The sex of an animal influences its economic traits, especially in species displaying sexual dimorphism. The Chinese soft-shelled turtle, Pelodiscus sinensis, is an economically important aquatic species that shows significant male sexual dimorphism, with a large body size, faster growth, a thick [...] Read more.
The sex of an animal influences its economic traits, especially in species displaying sexual dimorphism. The Chinese soft-shelled turtle, Pelodiscus sinensis, is an economically important aquatic species that shows significant male sexual dimorphism, with a large body size, faster growth, a thick and wide calipash, and lower body fat. In this study, ten male and ten female turtles were subjected to restriction site-associated DNA sequencing (RAD-seq) using the Hi-Seq 4000 sequencing platform to isolate female-specific DNA fragments. We identified 5967 bp and 6532 bp fragments using genome walking. Three female-specific markers designed from these two fragments were confirmed to separate the sexes of Pelodiscus sinensis perfectly. One of the female-specific markers showed dosage association in female and male individuals. Individuals from different populations (n = 296) were used to validate that the female-specific markers could identify the genetic sex of Pelodiscus sinensis with 100% accuracy. The results of the present study demonstrated that RAD-seq was useful to develop sex-related markers in animals, and verified that the sex determination system of Pelodiscus sinensis belonged to the ZZ/ZW heterogametic system. Importantly, the developed markers could lead to a method for sex-controlled breeding in the Chinese soft-shelled turtle. Full article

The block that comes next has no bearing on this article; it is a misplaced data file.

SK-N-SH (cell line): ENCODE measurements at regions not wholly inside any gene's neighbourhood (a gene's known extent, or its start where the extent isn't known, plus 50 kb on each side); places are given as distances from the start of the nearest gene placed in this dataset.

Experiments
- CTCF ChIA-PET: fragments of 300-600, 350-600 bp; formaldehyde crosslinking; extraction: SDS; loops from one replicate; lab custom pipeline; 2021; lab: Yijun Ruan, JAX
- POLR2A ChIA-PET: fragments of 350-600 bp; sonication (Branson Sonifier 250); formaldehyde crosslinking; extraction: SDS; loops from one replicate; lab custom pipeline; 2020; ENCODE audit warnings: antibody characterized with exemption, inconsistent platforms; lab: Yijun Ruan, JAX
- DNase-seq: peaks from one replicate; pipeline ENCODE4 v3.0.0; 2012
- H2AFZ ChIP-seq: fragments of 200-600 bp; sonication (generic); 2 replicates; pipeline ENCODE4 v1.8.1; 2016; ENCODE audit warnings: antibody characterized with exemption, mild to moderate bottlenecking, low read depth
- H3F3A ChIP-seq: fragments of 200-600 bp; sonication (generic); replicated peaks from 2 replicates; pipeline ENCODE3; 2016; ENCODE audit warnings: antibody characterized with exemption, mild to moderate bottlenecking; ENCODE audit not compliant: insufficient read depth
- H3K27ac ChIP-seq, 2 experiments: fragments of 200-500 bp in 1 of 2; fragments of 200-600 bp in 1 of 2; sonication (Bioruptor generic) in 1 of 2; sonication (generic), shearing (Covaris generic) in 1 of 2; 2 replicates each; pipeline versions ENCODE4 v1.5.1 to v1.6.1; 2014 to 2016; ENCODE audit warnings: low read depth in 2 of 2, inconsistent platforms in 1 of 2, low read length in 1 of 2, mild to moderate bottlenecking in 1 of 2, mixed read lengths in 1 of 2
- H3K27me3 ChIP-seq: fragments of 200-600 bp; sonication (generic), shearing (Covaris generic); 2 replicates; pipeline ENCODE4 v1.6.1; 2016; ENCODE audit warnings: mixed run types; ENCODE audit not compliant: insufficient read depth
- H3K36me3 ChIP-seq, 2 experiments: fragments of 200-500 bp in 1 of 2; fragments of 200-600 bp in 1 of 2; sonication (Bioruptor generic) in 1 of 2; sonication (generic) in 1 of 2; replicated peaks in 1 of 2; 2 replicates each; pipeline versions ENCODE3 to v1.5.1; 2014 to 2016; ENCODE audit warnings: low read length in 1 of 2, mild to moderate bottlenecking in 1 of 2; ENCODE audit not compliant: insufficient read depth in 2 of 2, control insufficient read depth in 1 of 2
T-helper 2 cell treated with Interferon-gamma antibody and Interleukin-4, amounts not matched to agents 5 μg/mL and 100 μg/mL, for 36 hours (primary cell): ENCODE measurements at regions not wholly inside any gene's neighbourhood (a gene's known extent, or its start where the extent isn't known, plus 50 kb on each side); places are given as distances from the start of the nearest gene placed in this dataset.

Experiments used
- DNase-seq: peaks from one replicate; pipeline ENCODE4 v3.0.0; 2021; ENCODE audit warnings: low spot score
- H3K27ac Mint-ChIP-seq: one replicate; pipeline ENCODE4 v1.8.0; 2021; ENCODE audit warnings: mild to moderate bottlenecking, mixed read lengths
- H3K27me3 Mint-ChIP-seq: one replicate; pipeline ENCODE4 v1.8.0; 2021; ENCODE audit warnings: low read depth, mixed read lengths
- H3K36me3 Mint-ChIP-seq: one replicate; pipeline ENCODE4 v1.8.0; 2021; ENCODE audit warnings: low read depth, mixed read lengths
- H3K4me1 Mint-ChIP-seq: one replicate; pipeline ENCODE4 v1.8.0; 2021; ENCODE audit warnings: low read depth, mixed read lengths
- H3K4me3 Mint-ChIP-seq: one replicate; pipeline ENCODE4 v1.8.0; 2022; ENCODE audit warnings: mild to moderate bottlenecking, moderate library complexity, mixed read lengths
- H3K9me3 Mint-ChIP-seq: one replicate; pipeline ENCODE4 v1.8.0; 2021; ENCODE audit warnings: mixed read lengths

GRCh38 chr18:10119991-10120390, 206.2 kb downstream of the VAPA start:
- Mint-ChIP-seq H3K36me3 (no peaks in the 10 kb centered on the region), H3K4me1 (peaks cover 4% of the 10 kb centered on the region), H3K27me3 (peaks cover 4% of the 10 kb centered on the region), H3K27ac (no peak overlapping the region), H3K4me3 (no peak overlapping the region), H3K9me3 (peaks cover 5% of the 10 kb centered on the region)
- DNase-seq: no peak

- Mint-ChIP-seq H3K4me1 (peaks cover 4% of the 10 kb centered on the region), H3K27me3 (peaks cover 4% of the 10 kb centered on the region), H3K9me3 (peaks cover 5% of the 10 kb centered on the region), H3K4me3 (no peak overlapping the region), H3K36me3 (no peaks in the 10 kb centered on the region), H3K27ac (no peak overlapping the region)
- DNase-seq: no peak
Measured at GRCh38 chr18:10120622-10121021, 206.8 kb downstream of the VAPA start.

(This article belongs to the Special Issue Evolutionary Genetics of Reptiles and Amphibians)